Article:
Prosecutor François Molins announced the news at the end of a 96-hour custody period following the arrest of Yassin Salhi, aged 35, at the scene of the crime near the southern city of Lyon.
The attack last Friday came five months after 17 people were killed in Paris by Islamist militants who targeted the offices of the Charlie Hebdo satirical journal and a Jewish shop.
Molins said 120 investigators had spent four days combing through phone messages and quizzing Salhi, who worked as a delivery man, and his relatives.
They discovered he had sent two photos of his act to a Islamist militant contact in Syria. One showed the murdered man, and the other was a selfie with the victim.
The severed head of Salhi’s boss was found chained to a fence, next to flags bearing professions of the Muslim faith, at the site of the US-based gas and chemicals company Air Products. Salhi was captured there after allegedly trying to blow up gas canisters.
A lawyer for Salhi told BFM TV Salhi was “in no way a militant”, a line of defence his client pursued during initial questioning but which Molins dismissed.
The prosecutor detailed a chilling story, pieced together on the basis of the weekend’s questioning, of a suspect he said had left home early on Friday with a long-bladed knife, hit his boss on the head with a car jack, then strangled him and driven to the gas plant.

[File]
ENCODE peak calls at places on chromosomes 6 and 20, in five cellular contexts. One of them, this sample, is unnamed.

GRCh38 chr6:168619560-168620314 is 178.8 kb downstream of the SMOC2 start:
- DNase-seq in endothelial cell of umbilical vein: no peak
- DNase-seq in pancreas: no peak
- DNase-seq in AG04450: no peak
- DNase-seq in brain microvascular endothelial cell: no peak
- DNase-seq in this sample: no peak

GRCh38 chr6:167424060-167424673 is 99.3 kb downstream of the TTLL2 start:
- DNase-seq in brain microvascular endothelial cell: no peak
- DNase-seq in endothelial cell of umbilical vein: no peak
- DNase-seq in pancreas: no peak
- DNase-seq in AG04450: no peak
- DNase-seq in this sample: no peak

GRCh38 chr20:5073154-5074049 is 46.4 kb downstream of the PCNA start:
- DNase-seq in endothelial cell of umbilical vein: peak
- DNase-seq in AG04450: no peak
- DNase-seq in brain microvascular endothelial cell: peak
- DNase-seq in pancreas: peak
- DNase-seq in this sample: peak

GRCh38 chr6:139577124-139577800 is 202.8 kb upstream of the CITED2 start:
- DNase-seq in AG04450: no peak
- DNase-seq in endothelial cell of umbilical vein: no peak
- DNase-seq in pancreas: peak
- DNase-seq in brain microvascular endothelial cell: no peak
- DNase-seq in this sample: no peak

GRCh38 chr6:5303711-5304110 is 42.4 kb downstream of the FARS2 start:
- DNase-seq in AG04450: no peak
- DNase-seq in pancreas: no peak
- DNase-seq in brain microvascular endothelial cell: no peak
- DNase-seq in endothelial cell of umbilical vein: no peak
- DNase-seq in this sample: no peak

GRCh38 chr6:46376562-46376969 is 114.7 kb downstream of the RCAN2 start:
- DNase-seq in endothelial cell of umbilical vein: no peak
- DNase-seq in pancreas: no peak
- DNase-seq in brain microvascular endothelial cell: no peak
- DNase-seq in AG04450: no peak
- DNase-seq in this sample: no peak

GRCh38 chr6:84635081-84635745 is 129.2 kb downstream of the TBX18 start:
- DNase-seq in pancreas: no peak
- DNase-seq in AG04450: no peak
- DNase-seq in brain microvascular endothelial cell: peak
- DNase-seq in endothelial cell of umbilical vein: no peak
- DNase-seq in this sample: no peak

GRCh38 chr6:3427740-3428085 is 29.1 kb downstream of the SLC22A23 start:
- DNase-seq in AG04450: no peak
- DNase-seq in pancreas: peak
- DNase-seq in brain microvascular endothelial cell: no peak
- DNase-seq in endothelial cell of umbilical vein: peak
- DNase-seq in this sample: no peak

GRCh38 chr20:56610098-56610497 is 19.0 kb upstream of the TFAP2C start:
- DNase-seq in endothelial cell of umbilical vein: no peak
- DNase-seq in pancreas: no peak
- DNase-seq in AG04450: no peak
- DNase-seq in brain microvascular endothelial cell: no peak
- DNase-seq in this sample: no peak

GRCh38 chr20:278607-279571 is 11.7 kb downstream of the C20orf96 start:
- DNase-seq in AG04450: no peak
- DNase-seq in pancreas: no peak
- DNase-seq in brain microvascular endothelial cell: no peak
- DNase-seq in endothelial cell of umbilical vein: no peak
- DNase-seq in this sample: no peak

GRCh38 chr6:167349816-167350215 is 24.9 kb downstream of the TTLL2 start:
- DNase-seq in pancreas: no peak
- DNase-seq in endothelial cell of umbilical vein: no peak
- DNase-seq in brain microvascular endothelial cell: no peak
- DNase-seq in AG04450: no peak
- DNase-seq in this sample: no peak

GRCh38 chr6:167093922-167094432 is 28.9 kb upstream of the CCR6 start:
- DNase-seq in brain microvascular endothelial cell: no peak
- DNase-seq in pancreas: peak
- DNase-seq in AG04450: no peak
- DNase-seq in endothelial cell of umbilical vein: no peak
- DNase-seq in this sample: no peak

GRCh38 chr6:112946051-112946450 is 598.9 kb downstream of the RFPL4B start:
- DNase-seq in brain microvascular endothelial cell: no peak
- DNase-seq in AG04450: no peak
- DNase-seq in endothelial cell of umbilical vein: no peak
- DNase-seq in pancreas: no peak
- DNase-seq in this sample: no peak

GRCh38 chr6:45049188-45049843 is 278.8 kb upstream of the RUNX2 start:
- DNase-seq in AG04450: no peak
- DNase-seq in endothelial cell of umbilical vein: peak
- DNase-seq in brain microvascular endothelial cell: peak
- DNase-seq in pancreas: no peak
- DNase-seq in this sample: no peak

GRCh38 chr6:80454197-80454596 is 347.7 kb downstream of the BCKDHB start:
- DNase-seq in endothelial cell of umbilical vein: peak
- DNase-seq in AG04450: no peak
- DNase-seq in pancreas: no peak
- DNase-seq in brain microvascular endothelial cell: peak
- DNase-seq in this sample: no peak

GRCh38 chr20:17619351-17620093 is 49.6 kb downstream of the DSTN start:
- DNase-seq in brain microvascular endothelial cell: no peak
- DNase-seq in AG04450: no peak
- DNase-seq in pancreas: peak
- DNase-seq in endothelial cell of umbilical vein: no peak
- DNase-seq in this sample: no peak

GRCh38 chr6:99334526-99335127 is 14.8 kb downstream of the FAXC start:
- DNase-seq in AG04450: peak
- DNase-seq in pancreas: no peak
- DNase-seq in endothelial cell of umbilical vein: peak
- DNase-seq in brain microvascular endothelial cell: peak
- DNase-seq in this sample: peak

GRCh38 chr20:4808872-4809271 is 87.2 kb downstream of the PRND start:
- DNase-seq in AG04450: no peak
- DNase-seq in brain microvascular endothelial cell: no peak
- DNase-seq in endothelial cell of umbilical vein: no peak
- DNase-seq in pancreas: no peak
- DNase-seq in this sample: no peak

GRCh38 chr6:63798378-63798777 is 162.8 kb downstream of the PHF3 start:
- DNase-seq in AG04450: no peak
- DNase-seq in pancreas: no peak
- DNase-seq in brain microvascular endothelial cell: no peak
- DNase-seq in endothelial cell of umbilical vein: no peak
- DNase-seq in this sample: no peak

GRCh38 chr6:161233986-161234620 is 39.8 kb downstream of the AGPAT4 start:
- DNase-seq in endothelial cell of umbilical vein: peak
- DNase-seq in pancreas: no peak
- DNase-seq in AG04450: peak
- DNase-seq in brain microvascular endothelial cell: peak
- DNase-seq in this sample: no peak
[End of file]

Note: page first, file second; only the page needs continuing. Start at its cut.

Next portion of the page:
On the way, he allegedly stopped to sever the head, which he pinned to the factory fence.
Salhi, who initially refused to talk, argued that his act was purely motivated by personal problems, namely a quarrel with his wife and his boss, said Molins.
However, he said there was considerable evidence to support the charge that it was also a terrorist act, adding: “One doesn’t rule out the other.”
Molins revealed Salhi’s sister said during questioning that he had spent a year in Syria in 2009, and on his return invested time in both Koranic schooling and hardcore combat sports.
“Yassin Salhi beheaded his victim and pinned his head on a fence to seek maximum publicity for his act,” said Molins. He said this was a form of execution advocated by militants such as Islamic State, which controls large swathes of Syria and Iraq.
Investigators had also unearthed evidence of regular contact between Salhi and Islamist extremists, said Molins.
Autopsy results were still pending to establish whether Salhi’s boss, 54-year-old Herve Cornara, died before or as a result of the beheading, he added.